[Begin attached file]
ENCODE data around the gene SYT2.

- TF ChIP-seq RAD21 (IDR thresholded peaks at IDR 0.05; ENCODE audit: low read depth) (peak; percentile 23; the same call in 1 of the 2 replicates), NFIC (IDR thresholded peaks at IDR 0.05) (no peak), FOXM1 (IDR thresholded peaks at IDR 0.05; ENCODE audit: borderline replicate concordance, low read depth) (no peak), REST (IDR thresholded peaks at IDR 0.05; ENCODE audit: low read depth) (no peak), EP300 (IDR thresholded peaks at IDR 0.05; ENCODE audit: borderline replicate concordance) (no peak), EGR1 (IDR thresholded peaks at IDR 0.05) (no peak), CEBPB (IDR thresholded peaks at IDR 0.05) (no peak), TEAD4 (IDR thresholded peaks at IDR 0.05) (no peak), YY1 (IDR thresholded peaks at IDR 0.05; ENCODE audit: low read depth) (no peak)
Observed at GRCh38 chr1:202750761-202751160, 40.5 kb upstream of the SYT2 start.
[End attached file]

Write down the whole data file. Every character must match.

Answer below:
ENCODE data around the gene SYT2.

- TF ChIP-seq RAD21 (IDR thresholded peaks at IDR 0.05; ENCODE audit: low read depth) (peak; percentile 23; the same call in 1 of the 2 replicates), NFIC (IDR thresholded peaks at IDR 0.05) (no peak), FOXM1 (IDR thresholded peaks at IDR 0.05; ENCODE audit: borderline replicate concordance, low read depth) (no peak), REST (IDR thresholded peaks at IDR 0.05; ENCODE audit: low read depth) (no peak), EP300 (IDR thresholded peaks at IDR 0.05; ENCODE audit: borderline replicate concordance) (no peak), EGR1 (IDR thresholded peaks at IDR 0.05) (no peak), CEBPB (IDR thresholded peaks at IDR 0.05) (no peak), TEAD4 (IDR thresholded peaks at IDR 0.05) (no peak), YY1 (IDR thresholded peaks at IDR 0.05; ENCODE audit: low read depth) (no peak)
Observed at GRCh38 chr1:202750761-202751160, 40.5 kb upstream of the SYT2 start.